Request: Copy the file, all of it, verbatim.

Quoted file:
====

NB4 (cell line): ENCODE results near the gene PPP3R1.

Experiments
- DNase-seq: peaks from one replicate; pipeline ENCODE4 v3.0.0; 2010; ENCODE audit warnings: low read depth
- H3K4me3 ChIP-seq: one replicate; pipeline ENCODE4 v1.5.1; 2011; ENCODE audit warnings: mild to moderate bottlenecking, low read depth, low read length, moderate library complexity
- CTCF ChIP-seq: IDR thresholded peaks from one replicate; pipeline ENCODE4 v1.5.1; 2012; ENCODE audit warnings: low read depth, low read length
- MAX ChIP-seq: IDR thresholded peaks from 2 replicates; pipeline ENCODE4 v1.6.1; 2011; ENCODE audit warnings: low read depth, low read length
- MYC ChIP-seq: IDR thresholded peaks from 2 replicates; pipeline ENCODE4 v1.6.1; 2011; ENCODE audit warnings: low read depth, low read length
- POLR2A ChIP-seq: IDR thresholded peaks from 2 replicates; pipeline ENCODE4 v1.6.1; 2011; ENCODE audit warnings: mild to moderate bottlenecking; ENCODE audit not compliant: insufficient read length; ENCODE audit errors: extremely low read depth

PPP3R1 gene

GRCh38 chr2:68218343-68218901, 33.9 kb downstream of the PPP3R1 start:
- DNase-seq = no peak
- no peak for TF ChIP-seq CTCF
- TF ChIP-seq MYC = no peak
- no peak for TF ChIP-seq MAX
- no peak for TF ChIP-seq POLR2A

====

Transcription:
NB4 (cell line): ENCODE results near the gene PPP3R1.

Experiments
- DNase-seq: peaks from one replicate; pipeline ENCODE4 v3.0.0; 2010; ENCODE audit warnings: low read depth
- H3K4me3 ChIP-seq: one replicate; pipeline ENCODE4 v1.5.1; 2011; ENCODE audit warnings: mild to moderate bottlenecking, low read depth, low read length, moderate library complexity
- CTCF ChIP-seq: IDR thresholded peaks from one replicate; pipeline ENCODE4 v1.5.1; 2012; ENCODE audit warnings: low read depth, low read length
- MAX ChIP-seq: IDR thresholded peaks from 2 replicates; pipeline ENCODE4 v1.6.1; 2011; ENCODE audit warnings: low read depth, low read length
- MYC ChIP-seq: IDR thresholded peaks from 2 replicates; pipeline ENCODE4 v1.6.1; 2011; ENCODE audit warnings: low read depth, low read length
- POLR2A ChIP-seq: IDR thresholded peaks from 2 replicates; pipeline ENCODE4 v1.6.1; 2011; ENCODE audit warnings: mild to moderate bottlenecking; ENCODE audit not compliant: insufficient read length; ENCODE audit errors: extremely low read depth

PPP3R1 gene

GRCh38 chr2:68218343-68218901, 33.9 kb downstream of the PPP3R1 start:
- DNase-seq = no peak
- no peak for TF ChIP-seq CTCF
- TF ChIP-seq MYC = no peak
- no peak for TF ChIP-seq MAX
- no peak for TF ChIP-seq POLR2A